LANCASTER — On Friday, Garrard Fiscal Court once again rejected a modest tax increase to help better fund the county’s health department.
Marcia Hodge, director of the health department, pleaded with magistrates for the second time this week to increase the tax rate by .25 of a cent. She pointed out that a health tax increase had not been imposed since 1997, though neighboring counties such as Boyle and Jessamine have increased its health tax rates several times.
Since 1997, the health tax has been 4 cents for every $100 of property valuation. Under Hodge’s proposal, citizens would have paid 4.25 cents for every $100 of property valuation. The average Garrard property owner would have spent about an extra $2.08 per annual tax bill.
Magistrates Joe Leavell and Fred Simpson expressed strong opposition to any tax increases.
“My feeling right now is that I don’t care what taxing district comes up here, I think it’s got to stop,” Leavell said.”I think we are turning into, and this is a strong word, but socialism. That’s the way I feel. We are taxed to death.”
Hodge said she understood the magistrates’ concerns but the county health department is providing a bare minimum of services with fewer staff members than ever before. Currently, the health department has 11 full-time and three part-time employees. Eleven years ago, the department had 18 full-time and four part-time employees.
Hodge said the health board’s tax increase request was “not entered into lightly” and that it was essential to avoid layoffs and compromising available health care for the uninsured.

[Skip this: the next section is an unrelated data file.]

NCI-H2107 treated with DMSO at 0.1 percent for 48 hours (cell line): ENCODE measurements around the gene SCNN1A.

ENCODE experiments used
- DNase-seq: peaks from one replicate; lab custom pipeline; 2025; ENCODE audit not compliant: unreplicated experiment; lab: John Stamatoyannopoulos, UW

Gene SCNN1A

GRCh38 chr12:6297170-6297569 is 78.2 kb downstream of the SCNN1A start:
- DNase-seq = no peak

“This year, we treated six women without insurance who had breast cancer,” Hodge said. “Without the health department, they would be dead today.”
Simpson asked why the state and federal government has gotten into a habit of cutting funds to required programs such as health departments and then looks to municipal governments to make up the difference.
“That’s how they balance their budget,” Garrard Judge-Executive John Wilson said.
None of the five magistrates present made a motion to accept Hodge’s proposal, so it died for lack of a motion. Wilson then informed Fiscal Court that it needed to immediately set a tax rate because bills needed to go out by the end of Friday’s business day.
Leavell made a motion to leave the health tax at 4 cents for every $100 of property valuation; Magistrate Ronnie Lane seconded the motion. Fiscal Court voted 5-0 in favor of maintaining the current health tax rate.
For fiscal year 2012-13, the health department expects to receive about $338,750 of county funds. If the tax rate had been increased, the health department would have received an estimated $359,922 for its annual operations.